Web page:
Wyman wrote:But I have a question for CL and uwot. CL claims above that workers are being exploited. That seems to be a basic assumption in his, or in Marx's, belief system.
It's not really a question for me, but since you ask: I think it is worth remembering that in 1848, when the Communist manifesto was published, slavery had yet to be abolished in the United States and there were few laws anywhere controlling child labour. I think it is fair to say that our attitudes towards workers rights have changed.
Wyman wrote:That is, there is 'surplus' value in their work that unjustly goes to capitalists - if not unjustly, then you wouldn't characterize it as 'exploitation.'
The surplus value is the difference between what you pay for the raw materials and the price you can charge for the finished product your employees make of them, more or less, gross profit. Net profit is what is left once you have paid all your overheads and taxes, included in which is the cost of the employees. The capitalist wants to maximise profits by paying the workers as little as possible, the worker by contrast wants to be paid as much of a share of the profits that their work has generated as they can extract. It is this conflict that is at the heart of Marx's philosophy as I understand it. I think Conde knows a lot more about Marx than me, so I won't comment on that, but what has happened since Marx was writing, is that technological progress has meant that the workforce needed to be more highly skilled and so it was in the interest of capitalists to agree to fund education and health care. As workers living standards rose, so did their expectations and demands. This cut into the capitalists profits, so rather than argue with well educated, organised labour forces, they simply upped sticks and started production in 'emerging economies', once Japan, now China; our grandchildren will probably drive cars made in Africa.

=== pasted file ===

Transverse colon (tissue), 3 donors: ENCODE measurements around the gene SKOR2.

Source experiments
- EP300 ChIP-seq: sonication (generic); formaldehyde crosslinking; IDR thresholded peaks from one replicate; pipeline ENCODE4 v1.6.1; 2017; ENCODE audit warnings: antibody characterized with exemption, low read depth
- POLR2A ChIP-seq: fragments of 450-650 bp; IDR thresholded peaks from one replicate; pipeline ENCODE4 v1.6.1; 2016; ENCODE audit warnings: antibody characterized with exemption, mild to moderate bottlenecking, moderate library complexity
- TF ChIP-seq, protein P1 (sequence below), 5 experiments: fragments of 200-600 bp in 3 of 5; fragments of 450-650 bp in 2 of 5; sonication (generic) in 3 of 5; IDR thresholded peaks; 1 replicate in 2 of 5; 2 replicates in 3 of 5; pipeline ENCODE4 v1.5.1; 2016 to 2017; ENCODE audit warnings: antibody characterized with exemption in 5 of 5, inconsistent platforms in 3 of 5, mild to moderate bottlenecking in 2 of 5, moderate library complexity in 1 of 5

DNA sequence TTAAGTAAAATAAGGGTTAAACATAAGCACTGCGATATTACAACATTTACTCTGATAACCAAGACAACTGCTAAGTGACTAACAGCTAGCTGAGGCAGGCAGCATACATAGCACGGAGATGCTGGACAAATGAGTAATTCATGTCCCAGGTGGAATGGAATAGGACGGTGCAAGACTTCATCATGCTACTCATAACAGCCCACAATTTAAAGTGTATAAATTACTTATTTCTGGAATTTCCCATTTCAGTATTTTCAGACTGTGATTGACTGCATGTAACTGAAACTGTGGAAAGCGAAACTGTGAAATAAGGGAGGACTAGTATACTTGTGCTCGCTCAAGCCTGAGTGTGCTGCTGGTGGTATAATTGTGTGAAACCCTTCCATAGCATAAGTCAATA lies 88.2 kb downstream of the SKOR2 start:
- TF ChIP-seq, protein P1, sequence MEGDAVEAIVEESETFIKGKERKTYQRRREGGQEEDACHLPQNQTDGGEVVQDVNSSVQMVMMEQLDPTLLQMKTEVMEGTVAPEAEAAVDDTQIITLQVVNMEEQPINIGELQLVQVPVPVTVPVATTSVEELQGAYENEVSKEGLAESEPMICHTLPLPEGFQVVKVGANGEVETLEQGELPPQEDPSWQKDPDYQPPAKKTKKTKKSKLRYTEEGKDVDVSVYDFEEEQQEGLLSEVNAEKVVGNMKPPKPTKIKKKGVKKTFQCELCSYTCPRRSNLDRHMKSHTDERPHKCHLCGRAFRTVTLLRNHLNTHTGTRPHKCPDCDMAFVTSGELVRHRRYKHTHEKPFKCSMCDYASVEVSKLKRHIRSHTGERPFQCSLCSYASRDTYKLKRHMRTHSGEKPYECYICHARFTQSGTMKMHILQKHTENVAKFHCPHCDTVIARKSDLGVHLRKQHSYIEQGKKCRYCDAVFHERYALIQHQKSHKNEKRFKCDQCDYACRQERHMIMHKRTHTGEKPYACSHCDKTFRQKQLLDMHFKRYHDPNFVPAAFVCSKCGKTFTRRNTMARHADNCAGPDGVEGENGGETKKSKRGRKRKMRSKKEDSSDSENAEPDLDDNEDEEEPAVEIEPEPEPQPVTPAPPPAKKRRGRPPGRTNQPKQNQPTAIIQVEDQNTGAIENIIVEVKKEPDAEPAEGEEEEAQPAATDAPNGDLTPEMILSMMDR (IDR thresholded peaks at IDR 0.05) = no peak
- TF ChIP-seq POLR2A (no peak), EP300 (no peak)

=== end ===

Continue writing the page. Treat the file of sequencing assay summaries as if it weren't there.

Wyman wrote:Can you defend this assumption? If there is surplus value, shouldn't it go to the most efficient user of that value - efficient in the sense of maximizing the benefits of the value for the good of the whole society? Why would a peasant be more efficient than a businessman?
I'm not an economist, but I think the good of the whole society is probably best served by having a well educated, productive workforce producing goods that people want to buy. I would have thought the most efficient way to achieve this is for 'a businessman' to pay a reasonable wage to people who do that. If this study is anything to go by, that's not what businessmen do: http://www.forbes.com/sites/frederickal ... tudy-says/
"A new study finds that around the world the extremely wealthy have accumulated at least $21 trillion in secretive offshore accounts. That’s a sum equal to the gross domestic products of the United States and Japan added together. The number may sound unbelievable, but the study was conducted by James Henry, former chief economist at the consultancy McKinsey, an expert on tax havens and offshoring."
Note that that is 'secretive offshore accounts'. Given that $21 trillion is in the same ball park as the US National debt, I think I can tell you where your money has gone, America.